I love a hot shower; my husband likes it cool. Sometimes in the morning rush, my husband jumps in as I'm getting out. And every time he yelps, steps back, and reaches for the cold. 'How can you have it so hot?' he asks, looking at my bright pink skin.
Let me tell you, my dear. When I was a girl, we had an outdoor laundry; as well as the washing machine, it housed an ancient hot water system. My father would get up at six to light the boiler, and I, who had been mooching around since five, would often go with him and watch.
A brick bunker ran down the side of the laundry, full of hard black coal humped in hessian sacks from a Bedford truck. Mr Wright, the coalman, had twinkling eyes, a crinkly face, a snow white beard, and a big smile for me. Each morning, dad would fill the coal bucket from the bunker and I'd think of Mr Wright; then we'd go into the laundry.
There my father would kneel in front of the boiler, and open the metal door. His large brown hands would carefully lay the fire: first twists of paper, then firelighters, then a careful pile of coal briquettes. When it was built, he would strike a match, reach in, and gingerly touch it in several places. Very gently, cold breath wreathing, he would blow at the fire. Tentative flames would lick up once, twice, then, becoming more sure of themselves, take hold. We'd sit quietly and watch until we were sure the briquettes had caught. Then he'd close and latch the boiler door.
Hands black with cold dust, he'd run the water through a skinny folding spigot into the concrete laundry trough. The boiler was still heating up; the water was always freezing. My father would rinse his hands, then roll the yellow soap around and around. He'd rub his hands one inside the other, until his nails were clean and the ridges in his skin were clear; he'd send lather up to his elbows. Finally, he'd sluice his arms, and dry them on an old ragged towel.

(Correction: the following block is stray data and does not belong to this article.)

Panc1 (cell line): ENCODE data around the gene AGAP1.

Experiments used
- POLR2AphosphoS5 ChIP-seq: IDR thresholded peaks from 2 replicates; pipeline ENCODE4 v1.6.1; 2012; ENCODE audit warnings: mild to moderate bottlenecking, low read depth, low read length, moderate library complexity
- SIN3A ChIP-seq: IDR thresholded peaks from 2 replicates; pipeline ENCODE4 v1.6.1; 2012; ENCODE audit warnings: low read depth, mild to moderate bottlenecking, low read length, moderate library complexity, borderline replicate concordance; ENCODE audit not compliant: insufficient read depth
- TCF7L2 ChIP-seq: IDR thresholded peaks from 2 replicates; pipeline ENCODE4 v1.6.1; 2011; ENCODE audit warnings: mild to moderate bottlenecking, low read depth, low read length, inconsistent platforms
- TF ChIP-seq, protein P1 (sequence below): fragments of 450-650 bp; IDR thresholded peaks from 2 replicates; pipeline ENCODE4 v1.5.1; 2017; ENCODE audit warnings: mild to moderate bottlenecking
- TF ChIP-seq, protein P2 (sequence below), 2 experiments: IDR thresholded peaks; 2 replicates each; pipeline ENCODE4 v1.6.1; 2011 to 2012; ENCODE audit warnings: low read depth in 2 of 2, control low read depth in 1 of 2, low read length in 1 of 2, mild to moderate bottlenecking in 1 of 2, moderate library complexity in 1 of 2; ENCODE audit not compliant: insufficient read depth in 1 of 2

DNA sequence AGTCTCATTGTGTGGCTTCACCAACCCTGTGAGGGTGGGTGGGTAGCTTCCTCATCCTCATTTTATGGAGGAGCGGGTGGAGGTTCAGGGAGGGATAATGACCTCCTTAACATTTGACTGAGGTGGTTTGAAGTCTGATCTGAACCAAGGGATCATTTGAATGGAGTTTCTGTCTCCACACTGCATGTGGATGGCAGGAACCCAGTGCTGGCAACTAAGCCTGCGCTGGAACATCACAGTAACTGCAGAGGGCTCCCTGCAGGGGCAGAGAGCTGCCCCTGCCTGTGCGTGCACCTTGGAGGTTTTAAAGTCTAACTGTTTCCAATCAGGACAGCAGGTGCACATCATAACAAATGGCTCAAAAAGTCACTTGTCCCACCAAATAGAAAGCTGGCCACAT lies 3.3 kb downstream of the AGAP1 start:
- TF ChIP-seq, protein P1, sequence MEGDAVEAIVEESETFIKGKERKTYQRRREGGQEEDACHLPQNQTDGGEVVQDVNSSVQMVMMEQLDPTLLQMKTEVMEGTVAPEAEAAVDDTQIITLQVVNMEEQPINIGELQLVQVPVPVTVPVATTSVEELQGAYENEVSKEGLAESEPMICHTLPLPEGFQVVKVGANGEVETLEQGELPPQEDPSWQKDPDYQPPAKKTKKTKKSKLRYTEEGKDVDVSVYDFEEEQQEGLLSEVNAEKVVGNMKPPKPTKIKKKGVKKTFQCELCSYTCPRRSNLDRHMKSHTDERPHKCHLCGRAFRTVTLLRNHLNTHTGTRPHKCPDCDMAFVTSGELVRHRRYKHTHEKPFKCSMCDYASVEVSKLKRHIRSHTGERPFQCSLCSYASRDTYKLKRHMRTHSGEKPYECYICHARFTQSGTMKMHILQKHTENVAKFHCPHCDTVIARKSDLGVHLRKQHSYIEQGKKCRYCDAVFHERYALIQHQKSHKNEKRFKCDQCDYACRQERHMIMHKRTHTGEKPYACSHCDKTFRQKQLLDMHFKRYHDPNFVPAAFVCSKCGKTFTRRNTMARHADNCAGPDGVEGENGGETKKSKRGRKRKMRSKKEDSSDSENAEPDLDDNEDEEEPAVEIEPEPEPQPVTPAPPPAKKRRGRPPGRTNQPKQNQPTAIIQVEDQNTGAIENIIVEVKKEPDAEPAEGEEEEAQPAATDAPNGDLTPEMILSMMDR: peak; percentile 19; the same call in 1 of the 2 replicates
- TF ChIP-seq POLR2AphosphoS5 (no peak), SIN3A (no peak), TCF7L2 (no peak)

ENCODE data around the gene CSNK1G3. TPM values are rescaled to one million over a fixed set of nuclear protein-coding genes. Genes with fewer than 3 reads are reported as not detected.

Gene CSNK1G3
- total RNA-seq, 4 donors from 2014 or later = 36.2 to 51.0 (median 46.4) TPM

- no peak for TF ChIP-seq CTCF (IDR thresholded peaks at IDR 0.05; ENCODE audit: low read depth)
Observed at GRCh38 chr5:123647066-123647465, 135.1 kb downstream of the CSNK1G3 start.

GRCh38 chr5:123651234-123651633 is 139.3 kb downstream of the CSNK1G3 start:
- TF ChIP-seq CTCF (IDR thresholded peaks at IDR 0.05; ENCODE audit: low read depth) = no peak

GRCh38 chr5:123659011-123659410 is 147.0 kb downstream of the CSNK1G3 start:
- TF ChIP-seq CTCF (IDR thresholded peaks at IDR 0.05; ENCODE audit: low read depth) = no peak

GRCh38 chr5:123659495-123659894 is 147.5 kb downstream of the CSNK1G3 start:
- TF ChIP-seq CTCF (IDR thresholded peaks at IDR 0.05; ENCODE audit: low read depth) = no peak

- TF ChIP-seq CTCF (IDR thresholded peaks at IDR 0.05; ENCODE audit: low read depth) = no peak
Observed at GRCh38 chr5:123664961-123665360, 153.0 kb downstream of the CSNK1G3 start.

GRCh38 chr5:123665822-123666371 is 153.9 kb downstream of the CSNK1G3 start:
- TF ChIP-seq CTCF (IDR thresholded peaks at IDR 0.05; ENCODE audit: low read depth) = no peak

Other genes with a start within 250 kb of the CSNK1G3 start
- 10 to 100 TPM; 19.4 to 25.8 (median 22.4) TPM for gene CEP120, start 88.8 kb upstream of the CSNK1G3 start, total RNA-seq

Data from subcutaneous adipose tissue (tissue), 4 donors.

More than anything, my father hated a cool shower. For all the care that he took, he was so anxious to ensure that his shower was hot that he'd sometimes overload the boiler. Twenty minutes later, it would boil over, rattling and shaking to waken the dead, shooting steam and scalding hot water all over the laundry roof, ready to take off like a rocket.
'Jooo-oooohn!' my mother would scream, a regular morning wail, 'you've done it again!'
On those days, the water was so hot that steam bumped through the pipes. Instead of warm water, we'd get jets of icy water interspersed with gusts of scalding steam. Impossible to wash in, we'd wait anxiously watching the clock, sniping at each other, until everything had cooled down a bit; then we'd rush through our showers and race out the door.
Whenever I remember this, my face cracks into a loopy grin – and there is my answer to my husband: a hot shower takes me right back to childhood.